Following the Mogadishu Security Conference of 4 December 2017, H.E. Hassan Ali Khaire and EEAS Deputy Secretary General Pedro Serrano co-chaired the Somalia High-Level Security Meeting on 2 May in Brussels.
In a press conference, shortly after the conference, Prime Minister Hassan Ali Kheyre stated that the European Union agreed to contribute 100 million Euros to Somalia’s budget. This is an overdue step taken in the right direction.
The international community spends over a billion dollar of humanitarian and developmental aid in Somalia every year. Almost all this money is managed and dispersed by UN agencies and other NGOs. For a long time, the somali government has been requesting some of this money to be channelled through its treasury.
In 2014, donors and Somali government agreed 15% of the Official Development Aid (ODA) being infused into the government budget. The implementation of that agreement was steady but slow. Only 4% and 8% of ODA, for instance, was managed by the treasury in 2015 and 2016 respectively.
This is well below the agreed target of 15%. Somalia is the only country where this kind of full control of aid by donors takes place. Other low-income fragile states such as Afghanistan and Central African Republic (CAR) are allowed to manage and disburse substantial amount of ODA. For example, Afghanistan, which is comparable to Somalia in every aspect of governance, 74% of development-focused aid is channelled through Afghan national budget.
It may be assumed that the strong political interest of donors is the main reason they comply with Afghan government’s request. However, other countries such as CAR, Mali and Liberia which have less geopolitical interests of donor governments are doing far better than Somalia when it comes to control of aid and its management. For example, 28% of development-focused aid is channelled through CAR’s national budget while the figure is 44% in Mali. This clearly demonstrates that Somalia has been marginalised and unfairly treated when it comes to using country systems.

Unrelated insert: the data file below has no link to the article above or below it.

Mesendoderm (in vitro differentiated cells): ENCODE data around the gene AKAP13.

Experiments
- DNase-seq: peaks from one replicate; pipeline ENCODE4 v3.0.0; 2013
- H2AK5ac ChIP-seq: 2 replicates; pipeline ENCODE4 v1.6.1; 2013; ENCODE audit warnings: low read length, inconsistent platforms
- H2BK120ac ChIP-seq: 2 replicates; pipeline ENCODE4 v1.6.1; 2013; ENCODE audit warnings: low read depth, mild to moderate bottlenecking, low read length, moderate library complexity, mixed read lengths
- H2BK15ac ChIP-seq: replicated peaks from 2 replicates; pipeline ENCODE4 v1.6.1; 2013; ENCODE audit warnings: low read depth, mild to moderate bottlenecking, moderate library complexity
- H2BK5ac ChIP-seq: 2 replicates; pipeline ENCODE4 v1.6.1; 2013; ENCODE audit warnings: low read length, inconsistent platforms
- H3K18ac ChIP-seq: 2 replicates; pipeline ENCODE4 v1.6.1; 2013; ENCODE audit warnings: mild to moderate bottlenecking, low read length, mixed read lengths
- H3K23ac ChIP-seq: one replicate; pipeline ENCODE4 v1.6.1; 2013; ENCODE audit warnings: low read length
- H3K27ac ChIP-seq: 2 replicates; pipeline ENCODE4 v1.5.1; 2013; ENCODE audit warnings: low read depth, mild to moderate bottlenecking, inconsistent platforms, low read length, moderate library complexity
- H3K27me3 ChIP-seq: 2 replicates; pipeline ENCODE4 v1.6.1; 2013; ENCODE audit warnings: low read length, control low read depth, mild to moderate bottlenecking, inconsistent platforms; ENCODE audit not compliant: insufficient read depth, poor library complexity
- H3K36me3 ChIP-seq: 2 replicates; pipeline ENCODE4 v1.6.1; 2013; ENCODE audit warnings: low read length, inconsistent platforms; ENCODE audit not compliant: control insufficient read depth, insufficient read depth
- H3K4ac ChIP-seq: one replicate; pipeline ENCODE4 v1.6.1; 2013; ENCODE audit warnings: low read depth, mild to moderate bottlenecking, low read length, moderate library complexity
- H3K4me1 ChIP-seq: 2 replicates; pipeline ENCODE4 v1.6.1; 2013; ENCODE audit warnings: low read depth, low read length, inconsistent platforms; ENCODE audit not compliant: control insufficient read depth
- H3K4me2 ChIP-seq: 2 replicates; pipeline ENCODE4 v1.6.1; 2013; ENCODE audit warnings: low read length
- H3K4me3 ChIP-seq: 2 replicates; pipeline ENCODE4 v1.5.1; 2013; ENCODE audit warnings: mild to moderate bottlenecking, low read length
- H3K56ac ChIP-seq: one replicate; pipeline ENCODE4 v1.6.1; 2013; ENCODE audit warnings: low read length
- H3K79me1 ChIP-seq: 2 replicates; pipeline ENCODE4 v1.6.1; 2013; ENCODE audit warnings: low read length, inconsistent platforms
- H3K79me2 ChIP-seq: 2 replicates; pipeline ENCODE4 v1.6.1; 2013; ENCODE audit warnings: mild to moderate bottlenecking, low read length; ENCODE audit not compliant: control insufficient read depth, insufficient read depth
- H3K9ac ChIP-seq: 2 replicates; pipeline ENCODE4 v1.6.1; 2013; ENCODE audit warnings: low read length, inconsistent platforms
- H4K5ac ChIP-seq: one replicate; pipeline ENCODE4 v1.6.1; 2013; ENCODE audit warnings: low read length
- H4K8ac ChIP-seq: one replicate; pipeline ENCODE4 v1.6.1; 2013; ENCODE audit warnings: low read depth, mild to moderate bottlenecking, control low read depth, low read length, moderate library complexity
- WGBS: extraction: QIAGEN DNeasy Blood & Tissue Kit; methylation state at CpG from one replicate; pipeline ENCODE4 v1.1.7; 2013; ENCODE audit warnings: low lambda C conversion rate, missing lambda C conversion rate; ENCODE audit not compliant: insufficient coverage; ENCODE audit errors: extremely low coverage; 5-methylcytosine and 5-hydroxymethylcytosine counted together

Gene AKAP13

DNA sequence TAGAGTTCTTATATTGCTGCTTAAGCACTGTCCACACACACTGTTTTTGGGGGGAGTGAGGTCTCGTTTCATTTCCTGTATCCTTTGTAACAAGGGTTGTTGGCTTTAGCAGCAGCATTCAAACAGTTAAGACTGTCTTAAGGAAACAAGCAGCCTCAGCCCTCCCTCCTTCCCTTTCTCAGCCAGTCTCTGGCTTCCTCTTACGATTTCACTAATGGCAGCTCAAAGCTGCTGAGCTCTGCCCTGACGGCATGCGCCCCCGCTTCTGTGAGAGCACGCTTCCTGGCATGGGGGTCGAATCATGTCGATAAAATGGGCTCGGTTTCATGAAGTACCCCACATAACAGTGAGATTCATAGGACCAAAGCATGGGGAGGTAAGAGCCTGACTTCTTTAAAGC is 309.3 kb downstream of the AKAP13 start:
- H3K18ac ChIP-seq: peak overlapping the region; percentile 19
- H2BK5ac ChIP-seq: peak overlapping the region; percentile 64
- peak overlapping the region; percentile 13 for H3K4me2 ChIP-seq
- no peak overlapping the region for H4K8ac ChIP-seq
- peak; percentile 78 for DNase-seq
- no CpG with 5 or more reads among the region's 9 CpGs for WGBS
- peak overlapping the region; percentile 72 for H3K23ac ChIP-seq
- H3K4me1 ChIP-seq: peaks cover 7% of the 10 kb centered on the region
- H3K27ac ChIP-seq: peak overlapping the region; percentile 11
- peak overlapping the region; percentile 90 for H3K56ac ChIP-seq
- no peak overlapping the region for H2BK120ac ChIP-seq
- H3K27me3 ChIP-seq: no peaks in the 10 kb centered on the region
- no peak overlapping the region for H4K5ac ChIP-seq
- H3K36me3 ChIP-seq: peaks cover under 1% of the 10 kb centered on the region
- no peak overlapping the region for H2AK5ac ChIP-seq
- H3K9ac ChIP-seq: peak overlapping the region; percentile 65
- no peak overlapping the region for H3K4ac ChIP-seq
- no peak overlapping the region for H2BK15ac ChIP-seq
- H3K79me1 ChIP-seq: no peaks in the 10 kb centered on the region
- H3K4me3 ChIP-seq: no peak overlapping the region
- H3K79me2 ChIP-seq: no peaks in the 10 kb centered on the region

Using country system is important for state-building and strengthening government institutions. Although The New Deal for Engagement in Fragile States called for increased use of country systems (UCS) in 2011 and Members of the International Dialogue on Peace-building and State-building emphasised the need for greater use of country system, traditional donor government refused to use.
While some of them did so explicitly as the UK’s DFID which ruled out any contribution to Somali national budget in 2015, others increased bureaucratic hurdles when using country system for aid delivery. USAID, for example, is required to notify the Congress if any of its funds are to be channelled through country system. Turkey and Saudi Arabia are the only countries which provide direct budgetary support for Somali government.
The reason why donors were so reluctant to use Somali government system was that widespread corruption and mismanagement were rampant in the country in addition to the weak finance system. However, as the World Bank Report (2018) points out donors’ claim was based on outdated figures and guesswork analysis thus, their actions and believe do not reflect the reality on the ground and the progress that the Somali government has made recently.
In fact, Somalia made tangible improvement in the areas of public finance management and met most of IMF’s list if not all. According to IMF, “Somalia’s public finance management is getting closer to international and regional standards and ready to handle a greater share of development assistance”. It further added, “the next set of Staff Monitored Programme structural benchmark, if achieved, will further demonstrate readiness to handle donor funding”.
It could be these positive improvements, in addition to the efforts made by Prime Minister’s Office, which has been pressing donors to use country systems since 2017 London conference, what changed EU’s approach to aid delivery in Somalia.
EU’s pledge, if honoured, is another sign of good governance shown by the current administration. It will help the Somali government to deliver tangible results for its citizens. It strengthens its institutions and allows the government to plan its budget effectively and deliver basic public services to its citizens which, in return, enhance its credibility and perceptions held by its citizens.
The EU’s decision, moreover, may influence other traditional donors such the UK and the US and open a new way of dealing with Somali government whose sovereignty has been at stake. All in all EU’s decision to deal directly with Somali government is welcome news.
Ibrahim Aden Shire